So if you insist on the repair as you laid it out, at least add a colorant to the concrete so that it's a radically different color. It IS a bump that people can trip on, so make it obvious.
Edward
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wrote:

I would lift the old slab, cut the root oiut, and then reepair the base and place the slab back down. If youleave the root, iot will rot and eventually sink back down. If you can wait for 4-5 years for the root to rot, then things will be level again, it's much easier to remove the root, relevel the base and put the slab back down or maybe our a whole new slab.
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Thanks for the replies. Keem them coming. It's nice to have a USENET group that is not only a community, but that hasn't been taken over by spam. I forgot a step: brush with something like a broom to give it the same rough texture as the rest of the sidewalk and more grip. The Sand/Topping Mix is specifically made to go down to 3/8 inch without chipping; especially so, in that I don't live in a freeze/thaw zone. And 3/8 inch is acceptable under the Americans with Disabilities Act.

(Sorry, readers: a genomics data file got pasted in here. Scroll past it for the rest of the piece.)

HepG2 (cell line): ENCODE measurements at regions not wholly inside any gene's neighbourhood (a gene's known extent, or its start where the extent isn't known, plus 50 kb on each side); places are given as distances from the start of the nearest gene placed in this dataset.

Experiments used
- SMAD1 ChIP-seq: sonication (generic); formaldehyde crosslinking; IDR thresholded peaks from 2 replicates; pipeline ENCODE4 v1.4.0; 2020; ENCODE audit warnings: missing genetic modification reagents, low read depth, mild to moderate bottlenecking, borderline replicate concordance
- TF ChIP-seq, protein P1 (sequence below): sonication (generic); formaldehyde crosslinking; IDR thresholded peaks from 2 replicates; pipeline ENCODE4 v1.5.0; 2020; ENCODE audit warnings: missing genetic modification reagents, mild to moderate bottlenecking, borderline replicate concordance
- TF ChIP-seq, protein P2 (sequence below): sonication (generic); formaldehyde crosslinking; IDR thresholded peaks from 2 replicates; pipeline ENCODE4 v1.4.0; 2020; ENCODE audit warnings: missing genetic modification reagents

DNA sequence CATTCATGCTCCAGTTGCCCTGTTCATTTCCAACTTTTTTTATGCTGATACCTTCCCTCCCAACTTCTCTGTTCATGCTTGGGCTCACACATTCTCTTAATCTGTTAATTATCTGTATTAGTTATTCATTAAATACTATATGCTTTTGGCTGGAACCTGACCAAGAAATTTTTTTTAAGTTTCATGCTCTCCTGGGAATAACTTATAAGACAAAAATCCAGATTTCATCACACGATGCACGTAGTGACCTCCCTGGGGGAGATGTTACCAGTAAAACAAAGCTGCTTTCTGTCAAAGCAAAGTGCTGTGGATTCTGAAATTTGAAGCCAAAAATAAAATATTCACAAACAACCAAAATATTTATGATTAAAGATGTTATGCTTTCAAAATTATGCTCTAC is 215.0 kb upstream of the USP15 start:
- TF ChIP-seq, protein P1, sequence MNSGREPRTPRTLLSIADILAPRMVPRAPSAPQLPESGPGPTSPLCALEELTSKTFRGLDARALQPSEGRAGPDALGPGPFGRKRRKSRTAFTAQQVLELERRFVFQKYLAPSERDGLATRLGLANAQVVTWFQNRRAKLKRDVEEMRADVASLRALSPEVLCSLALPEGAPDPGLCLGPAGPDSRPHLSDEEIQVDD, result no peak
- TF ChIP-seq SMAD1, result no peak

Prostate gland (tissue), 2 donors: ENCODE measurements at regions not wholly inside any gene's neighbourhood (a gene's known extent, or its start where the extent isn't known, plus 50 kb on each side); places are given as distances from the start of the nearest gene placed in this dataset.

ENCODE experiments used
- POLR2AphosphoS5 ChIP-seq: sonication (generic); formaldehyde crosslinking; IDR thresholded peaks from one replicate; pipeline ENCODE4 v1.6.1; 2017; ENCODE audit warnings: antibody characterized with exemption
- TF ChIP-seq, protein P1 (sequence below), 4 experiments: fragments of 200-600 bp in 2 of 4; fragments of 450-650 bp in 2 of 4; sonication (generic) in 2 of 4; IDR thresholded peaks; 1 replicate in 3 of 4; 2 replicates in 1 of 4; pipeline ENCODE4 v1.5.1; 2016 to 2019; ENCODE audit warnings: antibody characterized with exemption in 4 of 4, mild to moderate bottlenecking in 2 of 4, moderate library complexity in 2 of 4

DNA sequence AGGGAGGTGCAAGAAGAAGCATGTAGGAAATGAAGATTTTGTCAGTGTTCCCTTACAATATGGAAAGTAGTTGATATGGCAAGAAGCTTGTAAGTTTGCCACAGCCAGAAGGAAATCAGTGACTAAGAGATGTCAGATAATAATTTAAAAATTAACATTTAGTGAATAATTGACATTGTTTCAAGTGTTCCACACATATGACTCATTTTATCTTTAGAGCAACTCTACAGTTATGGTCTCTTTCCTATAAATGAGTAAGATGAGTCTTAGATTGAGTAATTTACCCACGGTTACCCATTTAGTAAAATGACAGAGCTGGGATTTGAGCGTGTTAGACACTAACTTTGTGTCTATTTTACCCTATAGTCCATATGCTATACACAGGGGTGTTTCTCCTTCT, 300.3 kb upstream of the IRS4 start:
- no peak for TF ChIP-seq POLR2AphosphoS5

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wrote:

You received five negatives and one positive, so of course you ignore the negatives. Good on you!
R
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On Thu, 21 Oct 2010 06:30:00 -0700 (PDT), RicodJour

And just in case the 6th 'No!' is the charm, I'll repeat what the others have said. Don't waste your time trying to patch. Remove the root & re-pour that section.
I'll bet all of the folks who are saying 'don't patch' have either BTDT, or had to re-do someone else's 'easy way out'.
Why ask here if you're going to ignore all the experience represented here?
Jim
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Allow me to modify your acronym, Jim. BTDTHTRIOADIARTT Been there done that had to do rip it out and do it again right this time.